Florida’s workers and services hurt by corporate tax dodging

Florida’s taxpayers deserve smarter investment of our money. We rank near the bottom in education funding. Our roads and bridges cry out for repairs and upgrades. Florida inmates have needlessly died because the state was trying to economize on prison health care. We invest the least in our state services, per capita, in the country at less than half the national average. Many wounds are self-inflicted because, instead of investing in people and communities, the Legislature spends resources on tax cuts to the wealthy and big corporations.

Like all states, Florida relies on a partnership with the federal government for funding many public services, including building highways and maintaining mass transit systems. It’s good news that Congress has committed to extending the soon-expiring fund that pays for transportation projects.

What’s disturbing is that a major plan under consideration is to pay for it by handing tax-dodging corporations a huge tax cut. Leading proposals would collect only a fraction of the taxes owed by multinational corporations on $2 trillion in profits they’ve stashed overseas.

Sen. Bill Nelson, a member of the U.S. Senate Finance Committee, can help recast the debate. He should help his colleagues focus on collecting billions of dollars in unpaid corporate taxes. Keep in mind that the corporations already owe about $600 billion in U.S. taxes on these sheltered profits. They just haven’t paid yet.

Just 50 companies owe three-quarters of this money. Unfortunately, the plan in Washington is for deeply discounted tax rates to entice these tax-dodging companies to pay some of what they owe, recovering nearly $400 billion less than these corporations owe.

You may wonder why anyone would cut the tax rate on taxes already owed. It’s because the corporations have been playing a waiting game. A loophole called “deferral” allows them to hold foreign profits overseas indefinitely without paying the U.S. taxes that would otherwise be due (after subtracting any foreign taxes paid). In fact, the tax rate they’ve paid on their overseas earnings averages a paltry 6 percent, and all of that goes to foreign governments.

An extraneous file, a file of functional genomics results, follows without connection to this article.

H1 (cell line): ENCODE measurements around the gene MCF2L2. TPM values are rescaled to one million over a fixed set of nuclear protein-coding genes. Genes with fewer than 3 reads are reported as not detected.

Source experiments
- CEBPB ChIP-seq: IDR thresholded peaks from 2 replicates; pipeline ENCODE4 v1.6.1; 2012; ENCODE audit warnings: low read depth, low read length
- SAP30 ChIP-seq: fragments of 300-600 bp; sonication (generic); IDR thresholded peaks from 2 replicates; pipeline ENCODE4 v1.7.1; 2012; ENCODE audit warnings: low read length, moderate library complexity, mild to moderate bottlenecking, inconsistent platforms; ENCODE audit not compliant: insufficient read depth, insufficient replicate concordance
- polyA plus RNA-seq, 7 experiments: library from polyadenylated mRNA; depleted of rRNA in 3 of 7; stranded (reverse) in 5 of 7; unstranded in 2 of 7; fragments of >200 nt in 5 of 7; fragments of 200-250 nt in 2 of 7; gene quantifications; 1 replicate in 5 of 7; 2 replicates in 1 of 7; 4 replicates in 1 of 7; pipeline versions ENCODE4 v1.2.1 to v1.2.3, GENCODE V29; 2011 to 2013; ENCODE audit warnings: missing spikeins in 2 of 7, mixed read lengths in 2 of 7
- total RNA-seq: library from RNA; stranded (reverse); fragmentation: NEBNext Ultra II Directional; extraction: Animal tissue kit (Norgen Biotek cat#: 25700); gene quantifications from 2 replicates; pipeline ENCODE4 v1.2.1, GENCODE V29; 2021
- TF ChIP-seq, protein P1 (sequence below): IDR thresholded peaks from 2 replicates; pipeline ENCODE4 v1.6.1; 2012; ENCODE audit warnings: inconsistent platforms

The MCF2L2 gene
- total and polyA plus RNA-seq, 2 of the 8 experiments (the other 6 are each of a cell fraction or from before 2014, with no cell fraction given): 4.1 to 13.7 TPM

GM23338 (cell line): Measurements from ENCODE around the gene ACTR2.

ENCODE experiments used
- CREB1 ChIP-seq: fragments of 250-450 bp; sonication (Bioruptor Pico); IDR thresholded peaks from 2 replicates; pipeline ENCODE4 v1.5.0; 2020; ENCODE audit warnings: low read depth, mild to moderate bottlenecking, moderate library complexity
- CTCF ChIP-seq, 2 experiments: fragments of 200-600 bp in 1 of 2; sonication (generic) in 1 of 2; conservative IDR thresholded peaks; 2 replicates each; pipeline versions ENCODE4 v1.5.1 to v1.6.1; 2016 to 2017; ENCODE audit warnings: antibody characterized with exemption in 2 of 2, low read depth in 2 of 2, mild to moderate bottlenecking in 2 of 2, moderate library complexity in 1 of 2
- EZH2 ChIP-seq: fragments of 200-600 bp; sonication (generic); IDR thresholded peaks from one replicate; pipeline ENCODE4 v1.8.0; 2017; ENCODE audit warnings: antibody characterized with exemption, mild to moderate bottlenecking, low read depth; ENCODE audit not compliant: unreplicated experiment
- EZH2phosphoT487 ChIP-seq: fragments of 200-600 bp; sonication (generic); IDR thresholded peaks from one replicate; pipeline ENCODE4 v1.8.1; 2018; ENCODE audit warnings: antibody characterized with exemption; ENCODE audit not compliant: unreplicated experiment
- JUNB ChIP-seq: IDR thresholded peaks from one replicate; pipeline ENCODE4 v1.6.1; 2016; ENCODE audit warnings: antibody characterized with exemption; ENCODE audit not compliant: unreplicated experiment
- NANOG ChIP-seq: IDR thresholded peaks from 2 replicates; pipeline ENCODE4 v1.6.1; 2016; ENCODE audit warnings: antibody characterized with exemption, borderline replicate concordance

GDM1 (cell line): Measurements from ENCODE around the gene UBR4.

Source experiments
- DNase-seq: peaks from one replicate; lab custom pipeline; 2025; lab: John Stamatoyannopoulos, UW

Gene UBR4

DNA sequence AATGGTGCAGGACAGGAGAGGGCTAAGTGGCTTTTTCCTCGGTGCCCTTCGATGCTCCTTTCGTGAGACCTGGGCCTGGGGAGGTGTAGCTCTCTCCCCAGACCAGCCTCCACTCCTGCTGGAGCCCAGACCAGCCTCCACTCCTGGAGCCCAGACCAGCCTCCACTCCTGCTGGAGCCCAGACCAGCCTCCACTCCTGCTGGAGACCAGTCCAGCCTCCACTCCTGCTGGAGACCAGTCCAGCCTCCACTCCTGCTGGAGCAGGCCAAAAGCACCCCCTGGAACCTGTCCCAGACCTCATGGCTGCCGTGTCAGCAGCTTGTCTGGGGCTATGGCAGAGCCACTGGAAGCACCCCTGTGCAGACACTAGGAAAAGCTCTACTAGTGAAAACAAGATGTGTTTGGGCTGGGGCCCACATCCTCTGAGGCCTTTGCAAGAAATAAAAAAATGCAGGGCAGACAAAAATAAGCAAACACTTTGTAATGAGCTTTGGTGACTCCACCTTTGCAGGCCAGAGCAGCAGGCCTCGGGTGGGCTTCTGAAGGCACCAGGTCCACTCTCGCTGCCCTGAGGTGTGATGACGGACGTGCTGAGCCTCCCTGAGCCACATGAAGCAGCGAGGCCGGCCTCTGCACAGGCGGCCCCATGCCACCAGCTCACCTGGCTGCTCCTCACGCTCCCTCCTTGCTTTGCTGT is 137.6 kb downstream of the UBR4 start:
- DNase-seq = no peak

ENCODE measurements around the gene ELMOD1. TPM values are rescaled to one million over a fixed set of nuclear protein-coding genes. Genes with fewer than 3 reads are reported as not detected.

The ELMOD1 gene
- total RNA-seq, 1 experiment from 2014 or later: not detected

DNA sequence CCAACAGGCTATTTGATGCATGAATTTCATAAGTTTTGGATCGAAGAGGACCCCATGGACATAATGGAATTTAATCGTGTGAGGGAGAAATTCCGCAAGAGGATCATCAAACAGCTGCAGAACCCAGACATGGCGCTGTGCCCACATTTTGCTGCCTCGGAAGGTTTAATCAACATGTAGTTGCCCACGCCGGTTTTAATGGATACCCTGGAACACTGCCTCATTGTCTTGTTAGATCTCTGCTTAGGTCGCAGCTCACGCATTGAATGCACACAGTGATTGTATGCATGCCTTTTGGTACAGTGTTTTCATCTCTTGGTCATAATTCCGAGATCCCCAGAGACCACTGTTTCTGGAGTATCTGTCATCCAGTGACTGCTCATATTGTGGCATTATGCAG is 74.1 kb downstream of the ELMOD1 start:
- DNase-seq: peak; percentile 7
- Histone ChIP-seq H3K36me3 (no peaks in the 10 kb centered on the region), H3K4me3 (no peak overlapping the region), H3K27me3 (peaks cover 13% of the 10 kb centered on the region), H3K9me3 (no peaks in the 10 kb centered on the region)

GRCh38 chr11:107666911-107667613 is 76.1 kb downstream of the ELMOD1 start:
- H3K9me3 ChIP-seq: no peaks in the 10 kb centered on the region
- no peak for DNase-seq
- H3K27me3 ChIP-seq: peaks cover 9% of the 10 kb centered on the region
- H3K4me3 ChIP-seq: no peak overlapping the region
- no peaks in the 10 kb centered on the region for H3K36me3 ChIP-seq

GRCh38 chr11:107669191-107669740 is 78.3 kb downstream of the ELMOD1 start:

An intensive corporate lobbying campaign has turned the attention of D.C. politicians away from the hundreds of billions of dollars in uncollected corporate taxes. Instead, they are now obsessed with allowing these profits to be taxed for a fraction of what is owed and lowering a corporate tax rate that few corporations ever pay. Deductions, credits and other loopholes chip away at the official 35 percent tax rate on corporate profits.

One year the rate corporations paid was all the way down to 13 percent, according to a nonpartisan congressional study. And sometimes they pay nothing at all. Dozens of big profitable companies, including General Electric, Verizon and Boeing, went five straight years with a zero tax bill, according to Citizens for Tax Justice.

Of course, if we collected all the money owed to us from corporate tax dodgers, we could do more than fix transportation. We could raise teacher salaries and improve schools, especially those suffering the worst neglect in Florida’s inner cities. A first-rate educational system would lure more businesses to our state and create more jobs. We could keep faith with the public employees who serve us, instead of discarding them in large numbers every time bad political decisions create another budget crisis in Florida. We could do that and more if we collect the taxes owed by a handful of huge, tax-dodging corporations.

Andy Madtes is executive director of the American Federation of State County and Municipal Employees Florida.


With more than 14,000 members across the Sunshine State, the hardworking men and women of AFSCME make Florida happen every day. One of the state’s fastest growing unions, we stand for excellence, prosperity and dignity through public service.
WEB: www.afscmefl.org / FACEBOOK: AFSCMEFlorida / TWITTER: @AFSCMEFL

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